We are delighted to announce the deposit of the 20,000th item into our institutional repository the Edinburgh Research Archive (ERA). ERA is a digital repository of original research which contains documents written by academic authors based at, or affiliated with, the University of Edinburgh that have sufficient quality to be collected and preserved by the Library, but which are not controlled by commercial publishers. Holdings include full-text digital doctoral theses, masters dissertations, project reports, briefing papers and out-of-print materials.
Our milestone 20,000th item is a PhD thesis written by Susan Ahrens at the Moray House School of Education and was awarded in 2016:
This work investigates the relationship between sport, homelessness and poverty, and considers the way two social enterprises – the Homeless World Cup and Street Soccer (Scotland) – help overcome homelessness and its associated effects.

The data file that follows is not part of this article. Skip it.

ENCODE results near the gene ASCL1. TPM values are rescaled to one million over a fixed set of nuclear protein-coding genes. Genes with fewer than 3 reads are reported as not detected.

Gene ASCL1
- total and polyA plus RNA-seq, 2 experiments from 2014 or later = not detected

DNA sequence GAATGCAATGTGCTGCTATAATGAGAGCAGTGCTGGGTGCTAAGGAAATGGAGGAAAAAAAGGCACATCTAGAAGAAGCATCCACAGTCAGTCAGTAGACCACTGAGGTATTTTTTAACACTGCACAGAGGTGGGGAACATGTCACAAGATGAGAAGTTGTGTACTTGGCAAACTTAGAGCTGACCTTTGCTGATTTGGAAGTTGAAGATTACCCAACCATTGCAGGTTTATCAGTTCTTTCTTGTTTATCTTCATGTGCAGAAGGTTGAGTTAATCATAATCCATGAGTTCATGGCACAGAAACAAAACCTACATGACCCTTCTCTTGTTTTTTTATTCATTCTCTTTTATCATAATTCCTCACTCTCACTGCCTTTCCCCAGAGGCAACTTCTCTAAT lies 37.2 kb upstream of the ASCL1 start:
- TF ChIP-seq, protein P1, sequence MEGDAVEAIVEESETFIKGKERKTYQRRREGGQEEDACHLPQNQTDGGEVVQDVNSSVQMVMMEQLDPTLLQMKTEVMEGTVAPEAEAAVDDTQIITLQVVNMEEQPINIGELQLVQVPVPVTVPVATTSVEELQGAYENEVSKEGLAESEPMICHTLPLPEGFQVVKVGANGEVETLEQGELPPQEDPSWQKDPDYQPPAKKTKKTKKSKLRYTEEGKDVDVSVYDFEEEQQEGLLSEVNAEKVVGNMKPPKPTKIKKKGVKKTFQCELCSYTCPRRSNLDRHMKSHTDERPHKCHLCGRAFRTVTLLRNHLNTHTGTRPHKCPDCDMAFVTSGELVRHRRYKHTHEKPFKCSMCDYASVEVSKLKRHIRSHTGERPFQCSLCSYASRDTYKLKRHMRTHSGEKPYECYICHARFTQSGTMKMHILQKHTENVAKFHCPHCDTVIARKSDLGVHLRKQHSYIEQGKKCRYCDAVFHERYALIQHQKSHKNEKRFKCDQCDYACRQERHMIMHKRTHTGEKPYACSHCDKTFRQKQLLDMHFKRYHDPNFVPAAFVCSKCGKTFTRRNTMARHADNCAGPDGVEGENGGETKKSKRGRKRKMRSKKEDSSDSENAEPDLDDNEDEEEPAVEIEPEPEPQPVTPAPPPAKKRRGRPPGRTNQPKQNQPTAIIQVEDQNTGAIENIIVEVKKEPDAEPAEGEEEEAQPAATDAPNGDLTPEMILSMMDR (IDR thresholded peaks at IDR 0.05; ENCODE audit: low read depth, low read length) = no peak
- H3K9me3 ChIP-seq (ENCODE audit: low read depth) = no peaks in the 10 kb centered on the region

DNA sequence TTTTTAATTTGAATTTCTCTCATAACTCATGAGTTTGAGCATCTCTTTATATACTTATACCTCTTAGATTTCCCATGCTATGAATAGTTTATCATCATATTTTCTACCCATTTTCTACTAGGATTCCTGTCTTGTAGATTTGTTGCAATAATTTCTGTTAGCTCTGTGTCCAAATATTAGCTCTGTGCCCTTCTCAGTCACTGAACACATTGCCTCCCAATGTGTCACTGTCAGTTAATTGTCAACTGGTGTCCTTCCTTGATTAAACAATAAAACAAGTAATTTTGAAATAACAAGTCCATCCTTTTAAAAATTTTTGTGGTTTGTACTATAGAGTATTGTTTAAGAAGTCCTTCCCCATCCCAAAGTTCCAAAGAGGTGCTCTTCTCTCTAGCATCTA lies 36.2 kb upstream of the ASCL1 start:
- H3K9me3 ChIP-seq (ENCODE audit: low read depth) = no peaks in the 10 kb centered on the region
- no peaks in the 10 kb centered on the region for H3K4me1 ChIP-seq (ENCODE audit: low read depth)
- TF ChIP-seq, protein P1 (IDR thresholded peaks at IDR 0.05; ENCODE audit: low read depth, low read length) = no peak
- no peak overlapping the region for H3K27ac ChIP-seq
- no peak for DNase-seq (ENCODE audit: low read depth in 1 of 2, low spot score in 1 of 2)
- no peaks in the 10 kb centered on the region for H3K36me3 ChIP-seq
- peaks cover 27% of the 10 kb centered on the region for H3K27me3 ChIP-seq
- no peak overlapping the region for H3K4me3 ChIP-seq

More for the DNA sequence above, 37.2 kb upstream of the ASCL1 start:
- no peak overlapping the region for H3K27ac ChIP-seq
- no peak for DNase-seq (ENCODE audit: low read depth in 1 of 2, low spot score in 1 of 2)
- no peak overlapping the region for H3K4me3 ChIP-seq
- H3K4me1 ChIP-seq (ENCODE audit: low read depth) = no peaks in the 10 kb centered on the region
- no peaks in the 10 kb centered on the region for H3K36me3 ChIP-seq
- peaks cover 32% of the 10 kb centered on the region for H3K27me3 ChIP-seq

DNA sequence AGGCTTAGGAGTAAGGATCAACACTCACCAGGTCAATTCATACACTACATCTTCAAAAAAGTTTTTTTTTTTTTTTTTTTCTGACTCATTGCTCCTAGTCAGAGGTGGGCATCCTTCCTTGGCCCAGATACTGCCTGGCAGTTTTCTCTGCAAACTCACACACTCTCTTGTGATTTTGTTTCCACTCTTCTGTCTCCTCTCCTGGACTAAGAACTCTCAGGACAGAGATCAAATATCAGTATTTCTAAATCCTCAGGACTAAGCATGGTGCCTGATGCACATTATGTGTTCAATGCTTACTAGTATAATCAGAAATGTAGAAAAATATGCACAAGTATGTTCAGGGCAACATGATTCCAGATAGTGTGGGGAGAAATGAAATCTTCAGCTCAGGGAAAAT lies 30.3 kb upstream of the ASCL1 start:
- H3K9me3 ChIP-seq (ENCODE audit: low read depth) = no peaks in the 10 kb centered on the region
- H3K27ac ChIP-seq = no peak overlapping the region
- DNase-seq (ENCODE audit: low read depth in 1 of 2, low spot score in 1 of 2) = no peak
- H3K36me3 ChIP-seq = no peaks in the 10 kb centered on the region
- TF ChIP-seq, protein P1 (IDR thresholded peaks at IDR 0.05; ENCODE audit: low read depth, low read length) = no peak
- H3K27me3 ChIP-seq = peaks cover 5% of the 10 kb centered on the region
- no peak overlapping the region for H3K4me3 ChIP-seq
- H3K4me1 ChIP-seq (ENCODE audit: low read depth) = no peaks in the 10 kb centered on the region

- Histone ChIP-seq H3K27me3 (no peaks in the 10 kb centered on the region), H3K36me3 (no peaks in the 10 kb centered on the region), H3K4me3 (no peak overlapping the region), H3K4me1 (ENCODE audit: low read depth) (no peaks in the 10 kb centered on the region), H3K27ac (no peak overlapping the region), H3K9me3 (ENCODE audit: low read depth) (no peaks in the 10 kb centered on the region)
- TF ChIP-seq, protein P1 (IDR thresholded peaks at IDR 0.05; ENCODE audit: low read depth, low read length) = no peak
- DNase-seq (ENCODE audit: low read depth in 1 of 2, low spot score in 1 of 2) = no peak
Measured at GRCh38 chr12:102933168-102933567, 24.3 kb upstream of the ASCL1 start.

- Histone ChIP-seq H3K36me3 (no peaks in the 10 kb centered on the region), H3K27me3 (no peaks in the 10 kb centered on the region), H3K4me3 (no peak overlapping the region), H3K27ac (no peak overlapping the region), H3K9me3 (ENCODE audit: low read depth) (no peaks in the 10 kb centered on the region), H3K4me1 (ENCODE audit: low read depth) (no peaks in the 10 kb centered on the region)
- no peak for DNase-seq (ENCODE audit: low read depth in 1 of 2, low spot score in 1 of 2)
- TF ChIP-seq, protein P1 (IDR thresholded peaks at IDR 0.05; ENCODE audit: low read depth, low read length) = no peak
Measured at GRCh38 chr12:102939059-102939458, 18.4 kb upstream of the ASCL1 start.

Image: Bass valve trumpet. Nominal pitch: 8-ft C (CC-BY from the MIMEd collection)
Not one to blow our own trumpets too often, I’m pleased to report that during the first three months of this year we have achieved 334,913 page views and an incredible 207,945 downloads from the Edinburgh Research Archive (ERA).
ERA contains documents written by, or affiliated with, academic authors, or units, based at Edinburgh that have sufficient quality to be collected and preserved by the Library, but which are not controlled by commercial publishers. Holdings include full-text digital doctoral theses, masters dissertations, project reports, briefing papers and out-of-print materials.
Top 10 downloads from the Edinburgh Research Archive during Q1 2016
The most widely accessed items in ERA are an eclectic bunch of materials; mostly PhD theses, but also including an out-of-print civil defence manual from 1949, and a Psychological Screening Test produced by researchers at the University of Edinburgh.
It is pleasing to see that ERA is providing a platform for wide dissemination of materials that would otherwise not easily be available for consultation. We can’t second guess what people will find useful so by putting all our doctoral research online – in a structured format that is indexed by all major search engines – we can maximise the reach of these carefully written words in the hope that it will fall into the hands of someone who would be grateful to read them.